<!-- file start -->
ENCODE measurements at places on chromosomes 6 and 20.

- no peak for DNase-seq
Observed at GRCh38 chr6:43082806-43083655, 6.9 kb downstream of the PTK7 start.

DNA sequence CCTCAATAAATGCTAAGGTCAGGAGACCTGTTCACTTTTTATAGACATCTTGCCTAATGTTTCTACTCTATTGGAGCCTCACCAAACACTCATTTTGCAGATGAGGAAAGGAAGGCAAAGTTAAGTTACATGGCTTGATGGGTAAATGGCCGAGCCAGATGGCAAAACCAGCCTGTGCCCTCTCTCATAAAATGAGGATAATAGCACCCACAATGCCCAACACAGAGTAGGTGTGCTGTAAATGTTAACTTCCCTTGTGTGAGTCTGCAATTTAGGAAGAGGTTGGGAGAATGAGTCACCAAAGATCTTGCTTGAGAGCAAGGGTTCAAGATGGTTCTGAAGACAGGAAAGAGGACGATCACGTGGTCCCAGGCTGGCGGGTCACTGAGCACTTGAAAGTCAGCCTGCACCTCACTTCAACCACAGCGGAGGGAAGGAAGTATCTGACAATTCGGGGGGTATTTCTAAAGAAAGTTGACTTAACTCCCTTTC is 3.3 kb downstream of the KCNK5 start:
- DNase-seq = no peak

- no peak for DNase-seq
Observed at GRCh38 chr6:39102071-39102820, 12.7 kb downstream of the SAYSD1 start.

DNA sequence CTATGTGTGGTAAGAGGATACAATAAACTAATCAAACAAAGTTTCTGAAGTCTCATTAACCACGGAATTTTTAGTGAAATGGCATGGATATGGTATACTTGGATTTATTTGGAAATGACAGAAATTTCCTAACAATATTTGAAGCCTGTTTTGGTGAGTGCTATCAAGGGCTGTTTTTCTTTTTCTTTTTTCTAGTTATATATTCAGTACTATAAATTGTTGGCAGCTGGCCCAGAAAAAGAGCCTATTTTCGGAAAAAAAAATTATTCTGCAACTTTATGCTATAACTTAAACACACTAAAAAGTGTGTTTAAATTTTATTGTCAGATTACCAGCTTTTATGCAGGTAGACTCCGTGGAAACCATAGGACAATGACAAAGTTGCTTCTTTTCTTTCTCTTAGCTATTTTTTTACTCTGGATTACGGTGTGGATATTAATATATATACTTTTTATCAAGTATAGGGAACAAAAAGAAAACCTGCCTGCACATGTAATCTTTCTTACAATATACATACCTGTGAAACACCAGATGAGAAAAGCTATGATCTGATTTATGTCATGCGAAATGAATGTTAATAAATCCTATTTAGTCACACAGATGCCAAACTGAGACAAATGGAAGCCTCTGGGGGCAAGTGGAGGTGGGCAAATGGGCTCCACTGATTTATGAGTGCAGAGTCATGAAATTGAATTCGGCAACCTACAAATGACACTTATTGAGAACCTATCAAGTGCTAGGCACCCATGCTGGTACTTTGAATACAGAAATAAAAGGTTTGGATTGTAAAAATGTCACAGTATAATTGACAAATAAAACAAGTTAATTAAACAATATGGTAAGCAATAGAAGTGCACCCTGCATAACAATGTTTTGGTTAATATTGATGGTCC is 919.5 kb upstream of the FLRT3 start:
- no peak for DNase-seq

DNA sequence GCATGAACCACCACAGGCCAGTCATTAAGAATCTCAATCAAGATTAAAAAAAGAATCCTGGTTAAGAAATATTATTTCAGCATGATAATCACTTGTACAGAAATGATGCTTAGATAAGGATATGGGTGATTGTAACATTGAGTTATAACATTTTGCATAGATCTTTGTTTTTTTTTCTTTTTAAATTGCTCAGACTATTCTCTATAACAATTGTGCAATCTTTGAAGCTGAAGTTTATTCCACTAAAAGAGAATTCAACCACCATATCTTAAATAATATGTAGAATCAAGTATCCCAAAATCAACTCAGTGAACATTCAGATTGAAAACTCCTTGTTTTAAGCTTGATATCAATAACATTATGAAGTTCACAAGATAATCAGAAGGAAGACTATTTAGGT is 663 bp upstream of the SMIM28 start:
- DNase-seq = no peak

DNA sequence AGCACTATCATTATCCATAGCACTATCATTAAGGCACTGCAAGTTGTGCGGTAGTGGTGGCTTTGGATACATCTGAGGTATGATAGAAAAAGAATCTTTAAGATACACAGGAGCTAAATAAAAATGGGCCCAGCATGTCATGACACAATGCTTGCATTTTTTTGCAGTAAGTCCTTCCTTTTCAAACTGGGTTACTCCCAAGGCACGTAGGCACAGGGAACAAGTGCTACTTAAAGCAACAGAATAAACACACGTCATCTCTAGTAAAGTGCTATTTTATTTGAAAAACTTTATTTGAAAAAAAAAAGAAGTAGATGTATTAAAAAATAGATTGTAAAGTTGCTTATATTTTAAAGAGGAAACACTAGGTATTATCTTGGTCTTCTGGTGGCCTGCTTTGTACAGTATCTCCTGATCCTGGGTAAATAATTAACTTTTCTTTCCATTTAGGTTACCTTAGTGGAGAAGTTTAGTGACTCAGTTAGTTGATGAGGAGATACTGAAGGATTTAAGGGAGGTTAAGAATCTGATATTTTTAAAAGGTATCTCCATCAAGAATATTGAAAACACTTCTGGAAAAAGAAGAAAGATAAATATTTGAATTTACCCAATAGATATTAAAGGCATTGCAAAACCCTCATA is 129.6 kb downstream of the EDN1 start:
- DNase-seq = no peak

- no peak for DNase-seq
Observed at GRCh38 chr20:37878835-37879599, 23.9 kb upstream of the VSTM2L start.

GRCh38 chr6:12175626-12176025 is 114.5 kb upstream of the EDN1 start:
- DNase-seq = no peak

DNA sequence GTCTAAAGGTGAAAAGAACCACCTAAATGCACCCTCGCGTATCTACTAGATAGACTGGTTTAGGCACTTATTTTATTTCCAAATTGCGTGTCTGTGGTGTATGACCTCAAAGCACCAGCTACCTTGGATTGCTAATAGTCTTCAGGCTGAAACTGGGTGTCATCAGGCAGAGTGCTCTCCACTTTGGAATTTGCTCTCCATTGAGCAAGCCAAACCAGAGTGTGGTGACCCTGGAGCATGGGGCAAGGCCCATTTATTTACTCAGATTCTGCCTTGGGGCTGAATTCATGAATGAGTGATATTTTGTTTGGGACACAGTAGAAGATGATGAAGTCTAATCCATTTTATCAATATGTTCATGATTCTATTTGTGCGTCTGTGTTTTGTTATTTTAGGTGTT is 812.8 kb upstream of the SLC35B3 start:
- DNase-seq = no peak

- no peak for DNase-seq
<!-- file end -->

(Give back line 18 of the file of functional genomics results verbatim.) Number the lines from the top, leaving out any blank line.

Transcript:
DNA sequence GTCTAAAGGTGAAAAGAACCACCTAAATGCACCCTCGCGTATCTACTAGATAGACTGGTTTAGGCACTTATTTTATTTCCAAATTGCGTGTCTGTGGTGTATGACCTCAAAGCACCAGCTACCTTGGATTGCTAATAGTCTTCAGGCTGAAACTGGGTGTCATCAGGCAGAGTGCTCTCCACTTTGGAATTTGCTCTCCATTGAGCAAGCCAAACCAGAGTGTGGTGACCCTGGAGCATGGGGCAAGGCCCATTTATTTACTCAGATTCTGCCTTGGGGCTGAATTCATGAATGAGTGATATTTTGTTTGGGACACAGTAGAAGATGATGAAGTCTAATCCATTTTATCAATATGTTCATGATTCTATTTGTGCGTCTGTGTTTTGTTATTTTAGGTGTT is 812.8 kb upstream of the SLC35B3 start: